Starlin Castro is not yet a 20-year-old. He stands six-feet tall, but weighs less than 165 pounds. Yet, he is the top prospect in the Chicago Cubs organization, and to this point, he is the Cactus League leader in on-base plus slugging (OPS). It is an exceptionally good time to be Starlin Castro.
Unfortunately, it may turn out to be an equally bad time to be a Chicago Cubs fan. If and when Castro reaches the Major Leagues in 2010, he will be a colossal disappointment and the team will be left holding a painfully familiar Shawon Dunston-shaped bag.
Instead, the Cubs would be wise to capitalize on Castro's considerable hype by trading him now. Teams across the league would clamor for Castro, and the offers GM Jim Hendry would have to choose from would be very attractive. Chicago has a number of holes to fill, and with a relatively valuable incumbent Ryan Theriot still two years from free agency, shortstop simply is not one of them.
It is only prudent, though, to move beyond the simplistic assertion that the team does not have much need for Castro, and look instead at what makes Castro less than the super-prospect the Cubs' public relations department hopes the fans will perceive him to be. The following are the 2009 Minor League numbers of both Castro, and fellow Cubs system shortstop Andres Blanco:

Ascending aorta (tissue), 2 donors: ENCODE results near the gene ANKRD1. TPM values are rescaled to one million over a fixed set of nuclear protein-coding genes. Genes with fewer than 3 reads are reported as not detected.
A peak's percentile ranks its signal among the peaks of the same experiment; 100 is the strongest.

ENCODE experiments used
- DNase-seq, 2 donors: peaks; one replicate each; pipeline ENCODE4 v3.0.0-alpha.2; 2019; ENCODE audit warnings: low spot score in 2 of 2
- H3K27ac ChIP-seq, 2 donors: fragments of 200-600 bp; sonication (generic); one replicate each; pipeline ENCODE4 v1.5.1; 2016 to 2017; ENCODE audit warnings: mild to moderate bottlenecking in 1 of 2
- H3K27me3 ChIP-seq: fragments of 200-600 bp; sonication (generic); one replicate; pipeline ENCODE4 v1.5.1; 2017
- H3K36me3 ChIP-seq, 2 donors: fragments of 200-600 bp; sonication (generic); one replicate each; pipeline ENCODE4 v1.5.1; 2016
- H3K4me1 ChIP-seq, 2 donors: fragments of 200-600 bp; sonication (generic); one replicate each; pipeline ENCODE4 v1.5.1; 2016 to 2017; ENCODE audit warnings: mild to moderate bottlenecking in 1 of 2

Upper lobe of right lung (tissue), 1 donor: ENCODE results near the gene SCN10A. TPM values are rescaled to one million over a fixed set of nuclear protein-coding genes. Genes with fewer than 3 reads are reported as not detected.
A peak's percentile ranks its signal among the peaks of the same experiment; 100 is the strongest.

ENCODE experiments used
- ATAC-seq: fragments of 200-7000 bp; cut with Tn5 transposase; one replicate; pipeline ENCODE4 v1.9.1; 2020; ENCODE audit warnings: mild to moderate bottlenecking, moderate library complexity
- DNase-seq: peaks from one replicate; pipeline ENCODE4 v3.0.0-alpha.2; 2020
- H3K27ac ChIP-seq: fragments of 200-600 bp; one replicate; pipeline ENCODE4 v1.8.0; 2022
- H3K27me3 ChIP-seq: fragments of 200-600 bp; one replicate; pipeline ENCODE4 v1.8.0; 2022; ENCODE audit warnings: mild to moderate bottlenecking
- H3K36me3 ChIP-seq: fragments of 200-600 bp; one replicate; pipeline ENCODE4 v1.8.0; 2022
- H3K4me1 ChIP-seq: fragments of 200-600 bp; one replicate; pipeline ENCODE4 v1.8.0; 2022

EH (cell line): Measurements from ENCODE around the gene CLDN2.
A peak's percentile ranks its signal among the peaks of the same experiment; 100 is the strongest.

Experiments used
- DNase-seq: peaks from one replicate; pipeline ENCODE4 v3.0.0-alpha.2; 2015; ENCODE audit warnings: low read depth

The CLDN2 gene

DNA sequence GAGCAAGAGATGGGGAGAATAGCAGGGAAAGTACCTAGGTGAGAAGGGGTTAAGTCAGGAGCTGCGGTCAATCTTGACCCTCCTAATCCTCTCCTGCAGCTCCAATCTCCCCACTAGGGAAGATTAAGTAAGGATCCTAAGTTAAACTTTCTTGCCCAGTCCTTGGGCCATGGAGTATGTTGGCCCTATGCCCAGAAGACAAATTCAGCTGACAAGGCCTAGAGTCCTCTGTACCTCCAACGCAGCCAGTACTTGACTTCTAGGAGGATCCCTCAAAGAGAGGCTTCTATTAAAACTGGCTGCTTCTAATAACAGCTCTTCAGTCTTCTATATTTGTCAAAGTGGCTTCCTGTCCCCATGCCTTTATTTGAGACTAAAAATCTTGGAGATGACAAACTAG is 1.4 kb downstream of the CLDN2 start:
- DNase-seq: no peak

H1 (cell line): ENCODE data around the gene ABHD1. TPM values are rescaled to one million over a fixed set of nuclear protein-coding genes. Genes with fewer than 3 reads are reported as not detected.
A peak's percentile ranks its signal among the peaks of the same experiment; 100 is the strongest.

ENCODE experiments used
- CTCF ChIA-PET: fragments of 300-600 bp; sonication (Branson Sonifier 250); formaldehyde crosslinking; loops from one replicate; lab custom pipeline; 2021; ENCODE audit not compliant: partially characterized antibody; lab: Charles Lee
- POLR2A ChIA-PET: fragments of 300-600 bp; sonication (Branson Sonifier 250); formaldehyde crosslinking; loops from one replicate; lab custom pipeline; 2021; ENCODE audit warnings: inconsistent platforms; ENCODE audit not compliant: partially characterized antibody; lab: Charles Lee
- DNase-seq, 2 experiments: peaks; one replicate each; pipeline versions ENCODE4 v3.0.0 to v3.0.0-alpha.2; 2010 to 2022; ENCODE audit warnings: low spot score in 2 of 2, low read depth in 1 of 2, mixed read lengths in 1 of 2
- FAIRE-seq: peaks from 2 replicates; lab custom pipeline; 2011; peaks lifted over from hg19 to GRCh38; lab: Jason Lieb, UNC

Castro: .299 batting average, .342 on-base percentage, .392 slugging average, 3 home runs, 5.7% walk rate, 11.3% strikeout rate
Blanco: .304 batting average, .353 on-base percentage, .474 slugging average, 6 home runs, 6.6% walk rate, 12.2% strikeout rate
Obviously, those numbers do not flatter the supposedly superior Castro, although he is six years Blanco's junior and his merit above Blanco's is not in doubt. To make matters worse, Castro's numbers came in time split between Single-A Daytona and Double-A Tennessee. Blanco's came exclusively at Triple-A Iowa, before his call-up to the parent club.
Only one widely disseminated projection system, Sean Smith's CHONE, formulates projections for players who have never appeared in the Major Leagues. That system estimates that if Castro were to make the Major League squad in 2010, he would post a meager .629 OPS. Blanco, according to the same system's numbers, would post a .682 mark.
Obviously, the buzz on Castro is not about 2010, but about what he could become in the years thereafter. His walk rates, however, suggest that if such a revelation is forthcoming, it is a long way off. Castro has shown neither power nor patience in his Minor League experience, and two seasons of pro ball is a long time for a player to go without demonstrating either of those skills.
Castro does possess a quick bat, and scouts rave that he will develop power as his frame fills out. However, if that growth is unaccompanied by a new approach at the plate, it will not mean much for his offensive game.
Blanco is far superior to Castro as a defender, but then again, Blanco is among the league's best defensive shortstops. Castro is a plus glove man there in his own right, and provides value on that side of the ball. There is no particular reason to dislike Castro as a player in the long term.
Simply put, the Cubs do not need to take the risk. Castro should land with whichever team has a top-shelf talent to trade, whom the Cubs can acquire with a package centered around their teenage phenom.